15 Dec What a Difference a Year Makes
I want to share what December 15 means to me. December 15, 2014 my beloved father whom I affectionately referred to as “Daddy-o” died of cancer. However, December 15, 2015 has me feeling happier than I have in long time. I want to be clear that I loved (and still love) my father dearly and we had a wonderful relationship.
My father really thought he would live much longer than his 79 years. My mother had already died on December 31, 2008 of a massive stroke and if you knew her, that was definitely on her terms. She didn’t want a mini-stroke or any other chronic disease where constant care would have to be given. She didn’t want to get old and be a burden to anybody. My father and I were honored to be by her side as she left for her next journey. Back to Daddy-o, his own mother lived till an exciting age of 100 where she cherished her letter from the Queen congratulating her.
My dad was convinced he was going to get one of those letters forgetting that his own dad died in his 80s of lung cancer.
With quickness the same cancer took my dad through a rapid two month trip of chemo, radiation, and doctor’s appointments that ended with a peaceful stay at the West Island Palliative Care Residence. I took a leave of absence of work at a retail software company to take care of my dad in his home. He lived in a picturesque waterfront property on a river near the US border that provided him solace and peace after my mother died. Every day during this time I would check on him, make his meals, bring visitors, do banking and anything else he needed. Some days it was to sit, be present and listen.
We had 24 hours to transition my dad to the Residence once his room became available. This was a choice we made knowing that any more time might change Daddy-o’s mind and who knows, he might have run away! As we packed his bag and walked him to the car it was hard to imagine what he was thinking of. He was quiet during the 60-minute drive to the Residence and we left him to his thoughts as we processed our own.
We shared some wonderful gifts of time, presence and silence during my dad’s last days.
But most precious of all was his last morning and I couldn’t figure out which music to play on the iPad as his breathing changed. The choice became a 22-song Frank Sinatra playlist knowing how much he loved Frank. We sat listening, watching and wondering what his final song would be. Song 21 brought us “That’s Life” where the last lyric says “I’m gonna roll myself up in a big ball and die” and with that my father took his last breath. I could not believe what a beautiful moment that was and then Song 22 came on…..”My Way”. Yes, he certainly did it his way.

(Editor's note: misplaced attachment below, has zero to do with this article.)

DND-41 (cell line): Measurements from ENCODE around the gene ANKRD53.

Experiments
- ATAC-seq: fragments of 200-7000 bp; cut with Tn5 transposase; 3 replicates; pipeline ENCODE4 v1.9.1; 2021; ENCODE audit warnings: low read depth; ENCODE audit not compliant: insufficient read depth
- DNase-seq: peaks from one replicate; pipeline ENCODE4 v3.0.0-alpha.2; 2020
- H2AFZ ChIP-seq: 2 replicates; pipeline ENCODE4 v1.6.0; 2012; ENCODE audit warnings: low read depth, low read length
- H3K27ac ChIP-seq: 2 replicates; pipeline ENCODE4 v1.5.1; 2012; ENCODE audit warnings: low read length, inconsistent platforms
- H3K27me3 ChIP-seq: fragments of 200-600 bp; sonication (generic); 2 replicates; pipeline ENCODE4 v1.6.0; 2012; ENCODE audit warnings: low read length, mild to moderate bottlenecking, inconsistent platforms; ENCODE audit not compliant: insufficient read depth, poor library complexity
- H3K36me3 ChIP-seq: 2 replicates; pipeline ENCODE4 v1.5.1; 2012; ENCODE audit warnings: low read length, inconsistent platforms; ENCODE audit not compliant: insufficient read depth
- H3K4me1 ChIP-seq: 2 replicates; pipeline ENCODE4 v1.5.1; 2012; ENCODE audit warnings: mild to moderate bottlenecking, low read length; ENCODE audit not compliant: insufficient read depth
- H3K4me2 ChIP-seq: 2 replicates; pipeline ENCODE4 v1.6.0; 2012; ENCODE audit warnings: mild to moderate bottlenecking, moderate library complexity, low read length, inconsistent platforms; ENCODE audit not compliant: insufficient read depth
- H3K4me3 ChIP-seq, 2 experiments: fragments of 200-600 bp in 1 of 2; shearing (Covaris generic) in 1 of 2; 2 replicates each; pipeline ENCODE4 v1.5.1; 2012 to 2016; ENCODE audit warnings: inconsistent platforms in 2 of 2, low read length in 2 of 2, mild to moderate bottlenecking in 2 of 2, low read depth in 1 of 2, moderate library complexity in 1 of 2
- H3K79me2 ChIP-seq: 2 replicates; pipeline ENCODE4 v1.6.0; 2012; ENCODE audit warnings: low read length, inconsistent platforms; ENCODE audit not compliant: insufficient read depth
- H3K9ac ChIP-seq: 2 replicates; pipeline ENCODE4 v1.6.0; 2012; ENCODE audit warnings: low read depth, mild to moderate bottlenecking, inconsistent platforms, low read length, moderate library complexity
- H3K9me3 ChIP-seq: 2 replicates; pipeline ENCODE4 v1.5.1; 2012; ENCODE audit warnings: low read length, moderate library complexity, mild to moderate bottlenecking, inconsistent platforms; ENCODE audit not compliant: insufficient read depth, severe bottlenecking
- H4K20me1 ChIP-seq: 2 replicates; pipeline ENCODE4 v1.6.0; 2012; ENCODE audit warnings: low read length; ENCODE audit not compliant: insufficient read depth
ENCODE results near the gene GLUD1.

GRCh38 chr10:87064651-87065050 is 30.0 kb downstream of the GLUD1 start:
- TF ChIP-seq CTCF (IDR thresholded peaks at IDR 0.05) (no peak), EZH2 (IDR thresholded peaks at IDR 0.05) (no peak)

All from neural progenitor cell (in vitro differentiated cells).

In the year that followed I raised $8235 doing the Enbridge Ride to Conquer Cancer (a cycle from Repentigny to Quebec City), collected 4114 rolls of Cashmere toilet paper from friends and donated in gratitude to the West Island Palliative Care Residence and collected over 100 turkeys for On Rock Community Services to give out to needy families in the community. These acts of kindness remind me of the limited time we have and what we do with it.
Also in the year that followed I became mindful of signs and grew up in countless ways. Through it all I learned who my true friends were.
I did not go back to my job, took some time to reflect on my life and my purpose. I realized that there were many people like my father who wanted to stay home and be as autonomous as possible. This led me back to school and I am currently taking a Home Care certification with a goal of working with elderly and palliative care patients. I will be writing my final exam for the Palliative care portion of my program today – December 15.
December 15 is a day that changed my life in a positive and powerful way – oh what a difference a year makes!
Thank you for taking the time to read this. I hope many of you share in the gift of being with someone you love as they transition into the next part of their journey and the positive impact it may have, if you allow it.
Debbie Elvidge is a student at Pearson Adult Career Center in the Health Care Department. She is studying towards a Home Care Worker certification after 12 years with the Running Room where she worked as their area manager and taught numerous West Islanders the gift of running. Debbie is a mother to two daughters; Devon, 20 and Erin, 17. She was a stay-at-home mother during their early years and has continued to teach her girls strength, confidence and assurance to pursue their dreams. Debbie has also been married for the last six and a half years, proving that it’s never too late to find the love of your life. In her spare time she loves to fundraise, train for half-marathons and hang out with her friends over some good red wine.